Over the course of its life since canonization, the book of Jeremiah has earned a reputation for complaint for righteous grievance that has resulted in one new word in the English lexicon, “jeremiad” as well as the general neglect of his work in the contemporary church. The exceptions, of course, would be the comforting passages of Jeremiah 31-33, the “shalom of the city” passage of (Jer 29:7), and the favorite of Bible verse embroiderers, Jer 29:13, a verse about the restoration from exile.
This is regrettable because Jeremiah plays such a central role in the biblical canon. His thorough use of Deuteronomy acts like a relay device in redemptive history, revisiting and reapplying the covenant of Moses with such universality and detail that his prophecy can be used as a guide to the eschaton by later prophets (Ezra 1:1; Dan 9:2; cf. Matt 16:14). His temple ministry is the model for Jesus’ own cleansing of the temple in the Synoptic Gospels (Matt 21:12-27 ; Mark 11:12-25; cf. Jer 7:1-26; Jer 24:1-10). There is a golden braid of Deuteronomic thought which can be traced from Jeremiah to the two groups of the restoration community, including those who returned (Zerubbabel, Ezra, Nehemiah) and those who stayed (Daniel, Esther), and finally to Jesus himself.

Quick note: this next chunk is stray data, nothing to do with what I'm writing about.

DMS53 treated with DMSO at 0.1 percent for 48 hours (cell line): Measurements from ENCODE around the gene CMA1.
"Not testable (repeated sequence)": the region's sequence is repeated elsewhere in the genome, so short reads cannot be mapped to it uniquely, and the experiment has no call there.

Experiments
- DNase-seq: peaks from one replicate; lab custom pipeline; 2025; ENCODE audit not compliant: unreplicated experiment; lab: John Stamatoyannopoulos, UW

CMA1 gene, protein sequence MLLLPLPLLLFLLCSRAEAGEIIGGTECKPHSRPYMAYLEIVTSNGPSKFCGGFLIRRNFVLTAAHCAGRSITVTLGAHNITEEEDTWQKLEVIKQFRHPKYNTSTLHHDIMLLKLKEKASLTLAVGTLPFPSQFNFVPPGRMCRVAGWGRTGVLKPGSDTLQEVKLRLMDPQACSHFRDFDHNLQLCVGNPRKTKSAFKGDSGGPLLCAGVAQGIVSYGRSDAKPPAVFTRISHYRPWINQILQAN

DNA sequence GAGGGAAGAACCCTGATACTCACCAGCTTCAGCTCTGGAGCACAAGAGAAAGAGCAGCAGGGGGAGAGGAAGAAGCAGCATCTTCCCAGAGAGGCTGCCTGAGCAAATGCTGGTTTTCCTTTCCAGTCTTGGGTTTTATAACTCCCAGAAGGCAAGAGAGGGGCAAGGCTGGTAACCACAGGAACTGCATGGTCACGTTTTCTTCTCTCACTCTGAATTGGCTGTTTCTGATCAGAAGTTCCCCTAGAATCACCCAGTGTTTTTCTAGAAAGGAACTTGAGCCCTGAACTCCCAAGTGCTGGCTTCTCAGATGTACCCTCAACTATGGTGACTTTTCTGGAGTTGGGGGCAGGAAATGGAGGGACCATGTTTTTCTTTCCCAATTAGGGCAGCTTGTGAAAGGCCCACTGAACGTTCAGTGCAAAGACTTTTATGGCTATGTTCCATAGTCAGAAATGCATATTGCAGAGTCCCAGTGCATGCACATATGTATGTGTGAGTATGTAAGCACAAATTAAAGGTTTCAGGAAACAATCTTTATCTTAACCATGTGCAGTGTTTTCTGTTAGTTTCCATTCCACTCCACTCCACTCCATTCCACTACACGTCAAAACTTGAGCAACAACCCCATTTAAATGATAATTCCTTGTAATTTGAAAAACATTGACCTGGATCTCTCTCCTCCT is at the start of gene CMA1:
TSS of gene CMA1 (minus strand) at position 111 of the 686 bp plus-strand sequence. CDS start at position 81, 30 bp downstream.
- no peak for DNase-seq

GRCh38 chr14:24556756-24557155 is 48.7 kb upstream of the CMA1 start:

That could be a good sermon series, dear expositors.
The Influence of Deuteronomy
How must Jeremiah have understood Deuteronomy? Imagine you were a constitutional lawyer, and a new clause of the Constitution is discovered, one that fills in some previous lacuna of the document and further connects ideas which you had always thought to be unsourced. This new discovery would occupy your thoughts, reframing everything you knew before. Now imagine an exhaustive review of the government was called for by the president in light of this discovery, and you were involved in the investigation. It would be kind of a big deal.